I’ve always been ambivalent about blogging. I should probably just go ahead and put that out there. I love the idea of reading people’s blogs, but I’ve never been really sure about how I feel about the idea of my blog. This could be for a number of reasons. First, well, what would I have to say that people would actually want to read? Second, growing up queer in East Texas, I learned at some point to keep my cards close to my chest, not to reveal too much about myself to anyone, lest I slip up and unintentionally out myself. Secrecy became for me a means of self-preservation, and it served me well. A public blog in many ways goes completely against this need to keep myself from saying something that would be better left unsaid.
In the last month or so, though, I’ve come up with some responses to these reasons for not writing. First, well, if no one wants to read it, no one has to read it. Seems a bit obvious, but I’m not always the quickest to come to realizations such as these. My response to the second point, however, is not so simple. In fact, it’s what finally got me to start writing, and in many ways it’s the heart of this blog. I’ll get to it, but need to give some background info first…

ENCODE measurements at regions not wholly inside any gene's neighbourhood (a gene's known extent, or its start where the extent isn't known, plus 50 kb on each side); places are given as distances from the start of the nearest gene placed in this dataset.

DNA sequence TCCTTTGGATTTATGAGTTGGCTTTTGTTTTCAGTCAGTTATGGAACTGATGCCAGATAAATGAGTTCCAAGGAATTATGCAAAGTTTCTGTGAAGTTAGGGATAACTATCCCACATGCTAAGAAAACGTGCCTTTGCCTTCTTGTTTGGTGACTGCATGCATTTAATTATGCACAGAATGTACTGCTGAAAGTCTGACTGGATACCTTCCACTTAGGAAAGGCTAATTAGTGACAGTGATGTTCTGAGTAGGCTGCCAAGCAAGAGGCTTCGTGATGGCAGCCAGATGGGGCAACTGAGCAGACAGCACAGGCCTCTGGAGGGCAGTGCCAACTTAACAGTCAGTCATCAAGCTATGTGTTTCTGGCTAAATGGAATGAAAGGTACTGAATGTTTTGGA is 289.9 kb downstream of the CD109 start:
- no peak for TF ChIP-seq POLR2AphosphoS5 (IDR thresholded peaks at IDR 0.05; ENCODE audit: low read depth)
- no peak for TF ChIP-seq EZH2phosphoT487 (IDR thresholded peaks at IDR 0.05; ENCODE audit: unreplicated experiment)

Over the last few months, I have had the opportunity to intern with an organization that serves sexual minority youth. Teenagers have the opportunity to meet other youth who identify as LGBTQ (Lesbian, Gay, Bisexual, Transgender, and Questioning), and to get to know adults who are either sexual minorities themselves or straight allies. My role there is as a “seminary intern,” which has been kind of an experiment, as I’m the first one they’ve had. They have Masters of Social Work students every year, but the seminary thing is new. My time working with these youth has been one of the most formative experiences I’ve had in my life. Hands down. Time and again I find myself inspired by their ability to recognize and articulate things they see in the world around them, in a world that has not been kind to them. I’ve seen the power of a place where people can let their guard down and build community with other people whose experiences of alienation relate to their own.